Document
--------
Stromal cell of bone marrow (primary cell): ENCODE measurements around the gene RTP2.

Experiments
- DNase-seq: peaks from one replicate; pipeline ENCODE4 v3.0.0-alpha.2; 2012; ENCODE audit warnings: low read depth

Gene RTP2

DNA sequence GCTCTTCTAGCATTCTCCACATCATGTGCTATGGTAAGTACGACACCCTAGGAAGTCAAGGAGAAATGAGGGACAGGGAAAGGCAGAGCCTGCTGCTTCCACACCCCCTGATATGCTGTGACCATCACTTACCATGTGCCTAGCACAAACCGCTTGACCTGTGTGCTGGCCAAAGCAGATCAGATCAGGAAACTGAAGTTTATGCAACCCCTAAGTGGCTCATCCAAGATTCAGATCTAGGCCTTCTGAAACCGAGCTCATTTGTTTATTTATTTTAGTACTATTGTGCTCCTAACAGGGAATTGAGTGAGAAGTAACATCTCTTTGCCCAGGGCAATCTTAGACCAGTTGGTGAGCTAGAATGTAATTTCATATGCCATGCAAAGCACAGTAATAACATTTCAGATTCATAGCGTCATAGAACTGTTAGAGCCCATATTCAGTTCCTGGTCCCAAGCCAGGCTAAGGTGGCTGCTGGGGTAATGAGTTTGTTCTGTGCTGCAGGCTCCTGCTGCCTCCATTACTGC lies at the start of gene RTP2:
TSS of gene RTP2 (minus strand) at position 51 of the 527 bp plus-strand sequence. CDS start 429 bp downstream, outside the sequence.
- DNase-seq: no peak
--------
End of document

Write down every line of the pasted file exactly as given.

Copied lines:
Stromal cell of bone marrow (primary cell): ENCODE measurements around the gene RTP2.

Experiments
- DNase-seq: peaks from one replicate; pipeline ENCODE4 v3.0.0-alpha.2; 2012; ENCODE audit warnings: low read depth

Gene RTP2

DNA sequence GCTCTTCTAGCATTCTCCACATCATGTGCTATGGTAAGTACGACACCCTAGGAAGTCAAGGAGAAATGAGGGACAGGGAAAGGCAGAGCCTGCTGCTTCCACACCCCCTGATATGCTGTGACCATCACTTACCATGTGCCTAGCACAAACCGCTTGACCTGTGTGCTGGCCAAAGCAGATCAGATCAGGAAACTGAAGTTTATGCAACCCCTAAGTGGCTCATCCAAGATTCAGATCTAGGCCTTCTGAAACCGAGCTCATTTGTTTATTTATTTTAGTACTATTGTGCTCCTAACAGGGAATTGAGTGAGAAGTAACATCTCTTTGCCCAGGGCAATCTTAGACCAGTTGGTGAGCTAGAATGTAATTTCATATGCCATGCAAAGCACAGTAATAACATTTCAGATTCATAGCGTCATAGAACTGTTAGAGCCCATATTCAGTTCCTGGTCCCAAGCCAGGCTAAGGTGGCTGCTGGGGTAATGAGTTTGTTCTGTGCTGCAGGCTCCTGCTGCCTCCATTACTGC lies at the start of gene RTP2:
TSS of gene RTP2 (minus strand) at position 51 of the 527 bp plus-strand sequence. CDS start 429 bp downstream, outside the sequence.
- DNase-seq: no peak